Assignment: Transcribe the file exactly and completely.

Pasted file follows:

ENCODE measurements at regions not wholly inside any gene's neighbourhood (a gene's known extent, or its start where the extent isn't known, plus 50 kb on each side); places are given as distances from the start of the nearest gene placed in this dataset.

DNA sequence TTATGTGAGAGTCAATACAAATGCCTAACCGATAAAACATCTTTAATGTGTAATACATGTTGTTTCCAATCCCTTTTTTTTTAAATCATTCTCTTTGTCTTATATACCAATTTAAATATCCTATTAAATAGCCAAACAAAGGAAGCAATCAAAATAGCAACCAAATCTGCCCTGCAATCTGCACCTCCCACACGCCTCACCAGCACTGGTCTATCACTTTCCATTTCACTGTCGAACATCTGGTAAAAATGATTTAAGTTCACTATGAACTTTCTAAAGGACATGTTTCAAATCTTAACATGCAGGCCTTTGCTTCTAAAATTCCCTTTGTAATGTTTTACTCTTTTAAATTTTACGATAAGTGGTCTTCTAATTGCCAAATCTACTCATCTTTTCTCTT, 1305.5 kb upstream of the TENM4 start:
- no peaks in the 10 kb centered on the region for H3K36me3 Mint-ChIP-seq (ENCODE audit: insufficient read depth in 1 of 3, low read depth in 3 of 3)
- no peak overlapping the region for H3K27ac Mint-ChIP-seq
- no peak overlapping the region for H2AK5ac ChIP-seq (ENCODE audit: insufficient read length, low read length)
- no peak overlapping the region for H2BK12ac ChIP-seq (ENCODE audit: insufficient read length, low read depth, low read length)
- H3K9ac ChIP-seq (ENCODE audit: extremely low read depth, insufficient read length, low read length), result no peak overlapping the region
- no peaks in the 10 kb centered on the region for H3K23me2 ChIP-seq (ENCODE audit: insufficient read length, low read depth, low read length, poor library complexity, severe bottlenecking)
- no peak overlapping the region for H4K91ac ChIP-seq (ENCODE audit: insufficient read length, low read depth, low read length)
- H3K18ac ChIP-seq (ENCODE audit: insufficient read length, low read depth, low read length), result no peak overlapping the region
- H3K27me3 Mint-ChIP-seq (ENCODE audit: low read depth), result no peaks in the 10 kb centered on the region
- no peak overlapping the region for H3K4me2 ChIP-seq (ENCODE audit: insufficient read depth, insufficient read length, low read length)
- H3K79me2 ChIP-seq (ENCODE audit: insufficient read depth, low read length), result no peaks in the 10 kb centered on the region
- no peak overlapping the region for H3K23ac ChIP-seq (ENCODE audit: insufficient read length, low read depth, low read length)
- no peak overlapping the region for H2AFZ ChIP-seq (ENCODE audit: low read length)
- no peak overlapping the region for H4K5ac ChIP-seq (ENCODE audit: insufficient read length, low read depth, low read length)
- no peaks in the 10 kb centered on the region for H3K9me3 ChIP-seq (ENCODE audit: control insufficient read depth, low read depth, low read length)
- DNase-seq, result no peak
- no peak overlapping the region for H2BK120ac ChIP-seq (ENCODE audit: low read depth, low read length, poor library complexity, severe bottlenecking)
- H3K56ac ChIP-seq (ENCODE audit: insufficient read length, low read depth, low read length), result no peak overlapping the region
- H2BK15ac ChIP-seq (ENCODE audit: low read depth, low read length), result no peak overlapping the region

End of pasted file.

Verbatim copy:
ENCODE measurements at regions not wholly inside any gene's neighbourhood (a gene's known extent, or its start where the extent isn't known, plus 50 kb on each side); places are given as distances from the start of the nearest gene placed in this dataset.

DNA sequence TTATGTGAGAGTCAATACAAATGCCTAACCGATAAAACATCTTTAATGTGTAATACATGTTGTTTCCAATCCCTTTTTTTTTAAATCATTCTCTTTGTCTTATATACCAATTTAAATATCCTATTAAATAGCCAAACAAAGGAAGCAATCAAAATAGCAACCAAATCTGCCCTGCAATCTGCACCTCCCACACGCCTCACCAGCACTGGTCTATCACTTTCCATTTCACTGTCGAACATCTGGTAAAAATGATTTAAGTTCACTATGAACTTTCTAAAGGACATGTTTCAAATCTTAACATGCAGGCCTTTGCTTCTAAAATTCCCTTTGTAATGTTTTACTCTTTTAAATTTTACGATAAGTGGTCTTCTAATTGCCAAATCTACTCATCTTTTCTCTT, 1305.5 kb upstream of the TENM4 start:
- no peaks in the 10 kb centered on the region for H3K36me3 Mint-ChIP-seq (ENCODE audit: insufficient read depth in 1 of 3, low read depth in 3 of 3)
- no peak overlapping the region for H3K27ac Mint-ChIP-seq
- no peak overlapping the region for H2AK5ac ChIP-seq (ENCODE audit: insufficient read length, low read length)
- no peak overlapping the region for H2BK12ac ChIP-seq (ENCODE audit: insufficient read length, low read depth, low read length)
- H3K9ac ChIP-seq (ENCODE audit: extremely low read depth, insufficient read length, low read length), result no peak overlapping the region
- no peaks in the 10 kb centered on the region for H3K23me2 ChIP-seq (ENCODE audit: insufficient read length, low read depth, low read length, poor library complexity, severe bottlenecking)
- no peak overlapping the region for H4K91ac ChIP-seq (ENCODE audit: insufficient read length, low read depth, low read length)
- H3K18ac ChIP-seq (ENCODE audit: insufficient read length, low read depth, low read length), result no peak overlapping the region
- H3K27me3 Mint-ChIP-seq (ENCODE audit: low read depth), result no peaks in the 10 kb centered on the region
- no peak overlapping the region for H3K4me2 ChIP-seq (ENCODE audit: insufficient read depth, insufficient read length, low read length)
- H3K79me2 ChIP-seq (ENCODE audit: insufficient read depth, low read length), result no peaks in the 10 kb centered on the region
- no peak overlapping the region for H3K23ac ChIP-seq (ENCODE audit: insufficient read length, low read depth, low read length)
- no peak overlapping the region for H2AFZ ChIP-seq (ENCODE audit: low read length)
- no peak overlapping the region for H4K5ac ChIP-seq (ENCODE audit: insufficient read length, low read depth, low read length)
- no peaks in the 10 kb centered on the region for H3K9me3 ChIP-seq (ENCODE audit: control insufficient read depth, low read depth, low read length)
- DNase-seq, result no peak
- no peak overlapping the region for H2BK120ac ChIP-seq (ENCODE audit: low read depth, low read length, poor library complexity, severe bottlenecking)
- H3K56ac ChIP-seq (ENCODE audit: insufficient read length, low read depth, low read length), result no peak overlapping the region
- H2BK15ac ChIP-seq (ENCODE audit: low read depth, low read length), result no peak overlapping the region